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Visiting Vianden Castle, Luxembourg: remembering a 1944 battle, and hidden clues to post-War developments
In the fog of war, nebulous relations between Luxembourg socialists and trade unionists and the OSS?
This fine, Medieval castle in the Grand Duchy of Luxembourg — formerly the family property of the Grand Dukes — was the scene of a battle in 1944 before the Battle of the Bulge, in which American forces distinguished themselves at great cost. (A craggy, Medieval castle built upon an outcrop of rock, overlooking a town near the meandering Our River which for much of its course forms the border with Germany: it almost seems the stuff of legend.)
While the Battle of Vianden was not hugely significant in strategic terms, it did prove to be important in terms of subsequent internal Luxembourg affairs; its broader context also provides some clues to post-War developments.
In November 1944 the forces of the Wehrmacht were in retreat and, while later during the Battle of the Bulge the Oesling (Létzebuergesh: Éislek) was reoccupied briefly by the German army, it was the Luxembourg Resistance — rather than the regular Allied armies — that took possession of Vianden Castle, near the German border.
On November 19, 1944, during the Battle of Vianden, the Luxembourg Resistance forces successfully resisted attempts by Waffen SS units to retake Vianden Castle. Afterwards, Victor Abens (1912-1993), one of the local Resistance leaders, who fought in the Battle of Vianden, stood for election as Mayor of Vianden, in which capacity he served for decades, as well as later being elected to both the Luxembourg and European Parliaments. Thus there is a sense in which at the Battle of Vianden there was being forged in part what turned out to be many years of post-War political career, based in some measure on Victor Abens's war record in the Resistance.
Historian Julian Jackson has written regarding the Resistance in neighbouring France: "In the history of France, Resistance is more important as a social and political phenomenon than a military one" (1) and this, it would seem, proved in a measure to be true in the Grand Duchy of Luxembourg also.
However, there are also some other interesting considerations regarding the activities of Victor Abens's Luxembourg socialist colleagues during World War Two, which, though less apparent, may have had a considerable post-War impact.
It is known, for example, that the US Office of Strategic Services (OSS) was actively enagaged with representatives from the Benelux countries in supplying funding to Resistance groups in these countries during World War Two. Luxembourg trade union leaders Pierre Clement and Antoine Krier acted as trustees of funds, ostensibly from AFL and CIO funds in the US for the support of underground labour movement in Luxembourg and the other Benelux countries. Geert van Goethem has written: 'It was clear from the outset that the money was going to be used for military purposes ... and that the humanitarian aspect was only a cover' (2).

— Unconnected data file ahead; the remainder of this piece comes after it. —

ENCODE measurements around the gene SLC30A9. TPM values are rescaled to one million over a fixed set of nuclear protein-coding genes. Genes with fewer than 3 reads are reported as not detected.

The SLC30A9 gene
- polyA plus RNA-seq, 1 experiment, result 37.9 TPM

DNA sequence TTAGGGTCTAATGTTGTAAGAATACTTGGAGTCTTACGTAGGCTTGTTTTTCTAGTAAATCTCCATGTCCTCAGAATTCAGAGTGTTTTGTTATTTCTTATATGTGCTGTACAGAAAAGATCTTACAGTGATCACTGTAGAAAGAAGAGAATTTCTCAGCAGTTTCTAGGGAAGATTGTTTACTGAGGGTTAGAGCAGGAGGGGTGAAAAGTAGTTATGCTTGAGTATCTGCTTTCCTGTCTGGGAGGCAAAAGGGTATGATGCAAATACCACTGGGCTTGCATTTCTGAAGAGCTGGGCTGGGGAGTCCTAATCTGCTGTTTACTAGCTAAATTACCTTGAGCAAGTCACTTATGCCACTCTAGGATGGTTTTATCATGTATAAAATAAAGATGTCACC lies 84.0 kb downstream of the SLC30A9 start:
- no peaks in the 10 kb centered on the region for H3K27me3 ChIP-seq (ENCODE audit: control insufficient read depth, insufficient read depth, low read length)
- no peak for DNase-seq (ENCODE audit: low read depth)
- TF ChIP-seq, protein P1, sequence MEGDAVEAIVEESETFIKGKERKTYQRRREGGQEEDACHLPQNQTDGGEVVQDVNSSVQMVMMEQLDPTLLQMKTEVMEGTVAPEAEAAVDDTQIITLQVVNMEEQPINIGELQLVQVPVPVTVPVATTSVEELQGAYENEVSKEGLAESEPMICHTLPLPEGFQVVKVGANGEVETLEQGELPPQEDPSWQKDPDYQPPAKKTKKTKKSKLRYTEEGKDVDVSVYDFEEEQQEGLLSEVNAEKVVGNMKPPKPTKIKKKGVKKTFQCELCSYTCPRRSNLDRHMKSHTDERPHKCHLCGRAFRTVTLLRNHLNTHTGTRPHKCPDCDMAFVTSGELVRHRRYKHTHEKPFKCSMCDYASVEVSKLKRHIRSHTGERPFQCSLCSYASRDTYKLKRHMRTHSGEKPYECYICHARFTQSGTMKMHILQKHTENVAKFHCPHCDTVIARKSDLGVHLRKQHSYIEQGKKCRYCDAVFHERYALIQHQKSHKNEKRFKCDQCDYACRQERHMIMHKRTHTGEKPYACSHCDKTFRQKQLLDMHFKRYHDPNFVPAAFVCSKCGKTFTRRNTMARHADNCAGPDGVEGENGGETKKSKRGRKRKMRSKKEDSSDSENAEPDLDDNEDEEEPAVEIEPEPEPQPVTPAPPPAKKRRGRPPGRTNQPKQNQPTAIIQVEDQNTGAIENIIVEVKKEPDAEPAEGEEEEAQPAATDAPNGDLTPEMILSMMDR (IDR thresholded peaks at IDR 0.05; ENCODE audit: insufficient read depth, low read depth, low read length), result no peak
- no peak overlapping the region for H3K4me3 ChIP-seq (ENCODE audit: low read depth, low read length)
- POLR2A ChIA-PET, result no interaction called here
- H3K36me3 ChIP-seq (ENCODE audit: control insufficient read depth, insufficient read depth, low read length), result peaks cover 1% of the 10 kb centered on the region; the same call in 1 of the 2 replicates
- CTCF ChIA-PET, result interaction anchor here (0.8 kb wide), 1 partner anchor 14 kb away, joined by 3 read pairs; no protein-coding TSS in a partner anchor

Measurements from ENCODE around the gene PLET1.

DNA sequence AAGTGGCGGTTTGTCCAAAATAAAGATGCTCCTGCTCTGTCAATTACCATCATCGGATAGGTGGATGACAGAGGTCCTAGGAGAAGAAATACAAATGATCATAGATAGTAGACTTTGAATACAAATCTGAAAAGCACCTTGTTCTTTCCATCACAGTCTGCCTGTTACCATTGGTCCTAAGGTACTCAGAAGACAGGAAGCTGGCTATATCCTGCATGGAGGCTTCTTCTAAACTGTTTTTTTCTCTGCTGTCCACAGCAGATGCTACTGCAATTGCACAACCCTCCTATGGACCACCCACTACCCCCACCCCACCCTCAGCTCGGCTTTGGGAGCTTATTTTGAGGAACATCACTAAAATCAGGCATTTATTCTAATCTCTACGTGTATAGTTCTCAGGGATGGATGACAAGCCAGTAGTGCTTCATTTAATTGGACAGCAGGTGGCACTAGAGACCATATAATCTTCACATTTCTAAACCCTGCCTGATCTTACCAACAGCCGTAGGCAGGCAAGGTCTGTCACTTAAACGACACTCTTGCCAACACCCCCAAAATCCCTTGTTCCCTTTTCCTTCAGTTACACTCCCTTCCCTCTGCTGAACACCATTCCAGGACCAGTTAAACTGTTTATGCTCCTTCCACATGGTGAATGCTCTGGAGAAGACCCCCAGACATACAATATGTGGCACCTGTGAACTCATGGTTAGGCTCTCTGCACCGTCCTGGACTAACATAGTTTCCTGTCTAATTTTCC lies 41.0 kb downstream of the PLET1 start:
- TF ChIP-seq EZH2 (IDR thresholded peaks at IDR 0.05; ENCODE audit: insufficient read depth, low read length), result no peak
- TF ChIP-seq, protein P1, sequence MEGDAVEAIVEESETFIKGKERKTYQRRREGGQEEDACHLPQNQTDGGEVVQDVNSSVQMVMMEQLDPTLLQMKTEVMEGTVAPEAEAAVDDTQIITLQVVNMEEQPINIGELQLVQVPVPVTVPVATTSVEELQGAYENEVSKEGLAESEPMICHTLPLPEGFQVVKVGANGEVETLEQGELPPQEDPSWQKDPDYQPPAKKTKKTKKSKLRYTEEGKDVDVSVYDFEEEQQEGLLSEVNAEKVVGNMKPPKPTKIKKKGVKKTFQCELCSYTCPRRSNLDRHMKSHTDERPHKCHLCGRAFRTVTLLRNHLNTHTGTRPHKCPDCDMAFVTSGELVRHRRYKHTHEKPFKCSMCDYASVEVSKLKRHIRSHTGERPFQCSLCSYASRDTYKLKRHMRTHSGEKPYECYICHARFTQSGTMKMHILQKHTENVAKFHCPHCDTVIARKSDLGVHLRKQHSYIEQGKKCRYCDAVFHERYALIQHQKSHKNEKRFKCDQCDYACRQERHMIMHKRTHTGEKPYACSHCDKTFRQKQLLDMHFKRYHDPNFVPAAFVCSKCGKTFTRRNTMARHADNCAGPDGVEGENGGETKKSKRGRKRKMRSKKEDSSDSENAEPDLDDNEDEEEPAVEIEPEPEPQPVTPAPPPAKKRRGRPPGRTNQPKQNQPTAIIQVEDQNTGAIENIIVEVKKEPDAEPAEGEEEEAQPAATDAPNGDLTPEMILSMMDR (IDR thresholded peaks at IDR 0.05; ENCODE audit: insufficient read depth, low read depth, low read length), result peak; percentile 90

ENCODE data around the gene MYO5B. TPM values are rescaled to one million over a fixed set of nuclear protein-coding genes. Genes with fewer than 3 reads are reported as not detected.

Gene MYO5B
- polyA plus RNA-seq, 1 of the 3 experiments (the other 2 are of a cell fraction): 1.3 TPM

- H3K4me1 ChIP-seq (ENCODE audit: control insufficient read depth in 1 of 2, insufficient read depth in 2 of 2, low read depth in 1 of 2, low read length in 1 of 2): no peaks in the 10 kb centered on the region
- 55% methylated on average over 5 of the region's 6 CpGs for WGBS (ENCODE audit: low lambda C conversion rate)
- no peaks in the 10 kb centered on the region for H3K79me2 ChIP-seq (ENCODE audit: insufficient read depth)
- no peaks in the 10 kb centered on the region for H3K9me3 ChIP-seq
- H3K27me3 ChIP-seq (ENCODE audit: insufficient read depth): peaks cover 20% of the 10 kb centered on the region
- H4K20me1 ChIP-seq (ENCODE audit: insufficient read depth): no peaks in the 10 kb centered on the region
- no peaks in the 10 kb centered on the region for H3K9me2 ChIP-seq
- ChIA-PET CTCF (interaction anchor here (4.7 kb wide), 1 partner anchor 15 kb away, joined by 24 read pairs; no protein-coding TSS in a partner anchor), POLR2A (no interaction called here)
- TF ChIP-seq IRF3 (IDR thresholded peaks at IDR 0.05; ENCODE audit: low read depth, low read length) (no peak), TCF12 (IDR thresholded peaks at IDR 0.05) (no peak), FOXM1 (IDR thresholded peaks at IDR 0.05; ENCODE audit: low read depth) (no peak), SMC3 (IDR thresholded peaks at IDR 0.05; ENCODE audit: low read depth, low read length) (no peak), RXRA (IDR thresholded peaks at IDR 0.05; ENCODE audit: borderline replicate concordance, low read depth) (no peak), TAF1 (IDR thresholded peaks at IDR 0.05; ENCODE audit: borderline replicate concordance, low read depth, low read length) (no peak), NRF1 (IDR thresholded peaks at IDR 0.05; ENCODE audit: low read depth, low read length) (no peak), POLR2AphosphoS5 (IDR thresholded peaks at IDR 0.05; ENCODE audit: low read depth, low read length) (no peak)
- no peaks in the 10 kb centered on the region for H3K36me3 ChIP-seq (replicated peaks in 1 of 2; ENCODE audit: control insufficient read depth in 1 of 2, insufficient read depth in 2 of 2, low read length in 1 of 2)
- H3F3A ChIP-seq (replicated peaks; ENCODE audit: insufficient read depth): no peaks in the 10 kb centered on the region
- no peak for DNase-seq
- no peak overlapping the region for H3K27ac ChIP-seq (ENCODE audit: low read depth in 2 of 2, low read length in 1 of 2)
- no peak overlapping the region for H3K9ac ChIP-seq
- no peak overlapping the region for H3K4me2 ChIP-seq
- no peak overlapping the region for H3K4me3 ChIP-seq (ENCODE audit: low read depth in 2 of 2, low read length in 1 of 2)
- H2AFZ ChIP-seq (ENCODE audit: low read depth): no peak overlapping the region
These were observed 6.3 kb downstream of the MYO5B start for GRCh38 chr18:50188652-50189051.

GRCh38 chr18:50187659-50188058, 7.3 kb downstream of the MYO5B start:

Tellingly, these funds were channelled through the OSS office in Berne, Switzerland, headed by Allen W. Dulles (1893-1969; see photo, below, with Mr. Dulles, later Director of US Central Intelligence, depicted with President John F. Kennedy in 1963).
Indeed, although the sums of money involved were not huge, there is evidence that these funds were actually solicited by Luxembourg socialist leader and trade unionist Pierre Krier (1885-1947; see photo, below).
Geert van Goethem has written that, while admittedly war conditions made for understandable cooperation between trade unions and exile governments and secret services, this does beg the question of 'who was really leading who(m)?' (3)
Great Britain's Special Operations Executive (SOE), promoted by Prime Minister Winston Churchill, whose goal thereby was to 'set Europe ablaze', with fairly little focus on a post-War political strategy for the Nazi-occupied countries of Europe.
But the OSS, for which Allen Dulles proved to be a most formidable operator in Europe from his base in Berne, is recognized as having pursued a political agenda for a post-World War Two European continent, even as World War Two still raged, even as OSS-supported socialists and trade unionists ostensibly built themselves reputations in the struggle against Nazism.
'Who was really leading whom', indeed!
August 31, 2017
(1) Julian Jackson, qu. in: Max Hastings, Finest Years: Churchill as Warlord 1940-45, London: HarperPress, 2010, p. 461
(2) Geert van Goethem, The Amsterdam International: The Work of the International Federation of Trade Unions (IFTU), 1913-1945, Aldershot, England / Burlington, VT, USA: Ashgate Publishing, 2006, p. 273.
(3), Geert van Goethem, op. cit., p. 276.
Some sourcing: Wikipedia.
Also worth seeing
The town of Vianden (Létzebuergesch: Veianen) itself has a museum dedicated to Victor Hugo and some interesting ecclesiastical architecture.
Roth-an-der-Our, Germany (distance: 2.6 kilometres); the main part of this village on the Our River is three-quarters surrounded by the territory of Luxembourg; its noted buildings include a 17th century castle and a towered gate.
How to get there: The nearest large international airport to Vianden is Luxembourg (Aéroport de Luxembourg ), at Findel, from where car rental is available. Some facilities may be withdrawn, without notice. Please check with the airline or your travel agent for up to date information. You are advised to refer to appropriate consular sources for any special border crossing arrangements which may apply to citizens of certain nationalities.
MJFenn is an independent travel writer based in Ontario, Canada.
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